Since Jeremy Corbyn became Labour leader, resignations from the shadow cabinet have been ten-a-penny. The latest Labour MP to quit hasn't done so over Brexit or Corbyn though - and the reason for her departure doesn't bode well for the state of debate within the top ranks of the party.
Sarah Champion has stepped down as the shadow women and equalities minister as a result of an authored piece which appeared in the Sun last week, following the conviction of a grooming gang in Newcastle. The passage which appears to have landed Champion in hot water came right at the start of the article:
Britain has a problem with British Pakistani men raping and exploiting white girls.
There. I said it. Does that make me a racist? Or am I just prepared to call out this horrifying problem for what it is?
The Labour MP spent today trying to row back from her comments, saying that her piece should ‘not have gone out in my name’. This seemed like an unlikely excuse: a national newspaper wouldn't publish an authored piece without the person’s say-so. It’s also likely that the article - if not the headline - would have been approved by Champion or someone in her office before it was published (Guido Fawkes have published an email suggesting this was the case, and a spokesman for the Sun is saying the same).
Now, Champion is gone from the shadow cabinet. She said in her statement:
I apologise for the offence caused by the extremely poor choice of words in The Sun article on Friday. I am concerned that my continued position in the Shadow Cabinet would distract from the crucial issues around child protection which I have campaigned on my entire political career. It is therefore with regret that I tender my resignation as Shadow Secretary of State for Women and Equalities.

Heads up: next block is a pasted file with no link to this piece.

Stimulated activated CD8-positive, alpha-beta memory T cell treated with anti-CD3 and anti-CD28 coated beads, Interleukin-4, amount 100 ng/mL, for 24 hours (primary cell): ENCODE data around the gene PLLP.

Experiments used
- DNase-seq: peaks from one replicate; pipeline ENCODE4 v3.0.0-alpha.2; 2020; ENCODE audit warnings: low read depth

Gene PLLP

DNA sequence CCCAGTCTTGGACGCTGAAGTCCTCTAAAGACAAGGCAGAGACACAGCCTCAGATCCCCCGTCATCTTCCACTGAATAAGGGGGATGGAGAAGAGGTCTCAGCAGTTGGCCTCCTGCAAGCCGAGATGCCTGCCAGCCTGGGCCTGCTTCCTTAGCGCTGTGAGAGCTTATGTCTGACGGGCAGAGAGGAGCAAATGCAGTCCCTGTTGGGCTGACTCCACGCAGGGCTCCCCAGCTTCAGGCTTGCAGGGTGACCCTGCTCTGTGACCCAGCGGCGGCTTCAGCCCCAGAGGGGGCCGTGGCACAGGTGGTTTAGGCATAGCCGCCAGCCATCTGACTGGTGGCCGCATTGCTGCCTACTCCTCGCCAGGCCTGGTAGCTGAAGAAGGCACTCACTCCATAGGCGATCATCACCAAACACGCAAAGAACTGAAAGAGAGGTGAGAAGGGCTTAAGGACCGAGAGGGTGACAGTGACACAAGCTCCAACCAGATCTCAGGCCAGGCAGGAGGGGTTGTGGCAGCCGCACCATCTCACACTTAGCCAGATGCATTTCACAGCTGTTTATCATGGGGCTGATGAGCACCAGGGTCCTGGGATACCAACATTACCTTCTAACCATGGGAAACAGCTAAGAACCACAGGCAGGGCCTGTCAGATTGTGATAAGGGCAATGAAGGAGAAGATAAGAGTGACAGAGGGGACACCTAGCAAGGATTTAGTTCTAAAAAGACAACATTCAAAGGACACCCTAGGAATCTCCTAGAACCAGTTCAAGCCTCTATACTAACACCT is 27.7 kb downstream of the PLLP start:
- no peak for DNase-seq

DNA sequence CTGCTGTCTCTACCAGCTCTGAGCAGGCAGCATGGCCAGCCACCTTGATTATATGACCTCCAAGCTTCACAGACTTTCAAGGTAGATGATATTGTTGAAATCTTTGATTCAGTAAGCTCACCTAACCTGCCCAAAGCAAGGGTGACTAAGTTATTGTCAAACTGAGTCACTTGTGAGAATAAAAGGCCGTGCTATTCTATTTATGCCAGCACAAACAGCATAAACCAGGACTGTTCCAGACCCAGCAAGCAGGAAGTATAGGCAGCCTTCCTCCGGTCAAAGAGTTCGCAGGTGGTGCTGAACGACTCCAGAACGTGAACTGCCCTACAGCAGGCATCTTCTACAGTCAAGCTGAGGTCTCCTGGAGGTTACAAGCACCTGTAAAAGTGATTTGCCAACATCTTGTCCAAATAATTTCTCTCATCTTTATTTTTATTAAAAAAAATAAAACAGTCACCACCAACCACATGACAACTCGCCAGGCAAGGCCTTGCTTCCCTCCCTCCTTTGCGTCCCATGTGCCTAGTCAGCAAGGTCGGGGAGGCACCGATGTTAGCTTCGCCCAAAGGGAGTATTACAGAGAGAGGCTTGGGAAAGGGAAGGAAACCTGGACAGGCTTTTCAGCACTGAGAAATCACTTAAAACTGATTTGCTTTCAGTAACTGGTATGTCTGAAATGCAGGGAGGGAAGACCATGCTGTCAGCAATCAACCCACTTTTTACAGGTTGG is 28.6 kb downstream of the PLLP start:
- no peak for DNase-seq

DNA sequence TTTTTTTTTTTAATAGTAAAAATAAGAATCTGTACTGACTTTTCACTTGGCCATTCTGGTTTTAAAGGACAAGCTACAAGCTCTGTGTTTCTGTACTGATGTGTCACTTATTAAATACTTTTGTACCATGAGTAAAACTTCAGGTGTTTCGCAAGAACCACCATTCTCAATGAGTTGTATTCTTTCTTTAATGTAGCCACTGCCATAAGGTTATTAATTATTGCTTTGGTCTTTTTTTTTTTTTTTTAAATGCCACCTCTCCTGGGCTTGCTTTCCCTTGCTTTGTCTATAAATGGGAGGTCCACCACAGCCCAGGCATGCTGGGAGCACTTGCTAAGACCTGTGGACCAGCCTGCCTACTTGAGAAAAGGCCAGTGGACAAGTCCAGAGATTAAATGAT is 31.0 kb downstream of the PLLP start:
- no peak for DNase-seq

Given that the article appeared almost a week ago, it is somewhat surprising that it has taken so long for the backlash to blow up. One likely reason is that Champion appears to have become a target following the publication of a Sun piece by Trevor Kavanagh, in which he spoke of a 'Muslim problem' in Britain. This piece generated widespread condemnation on Twitter and also resulted in a number of complaints to the press regulator. Champion appears to have become an unfortunate - and somewhat belated - victim of this backlash. In her article, Champion said that:
‘For too long we have ignored the race of these abusers and, worse, tried to cover it up. No more. These people are predators and the common denominator is their ethnic heritage.’
Whether they believe it or not, other Labour MPs are now unlikely to make a similar point again.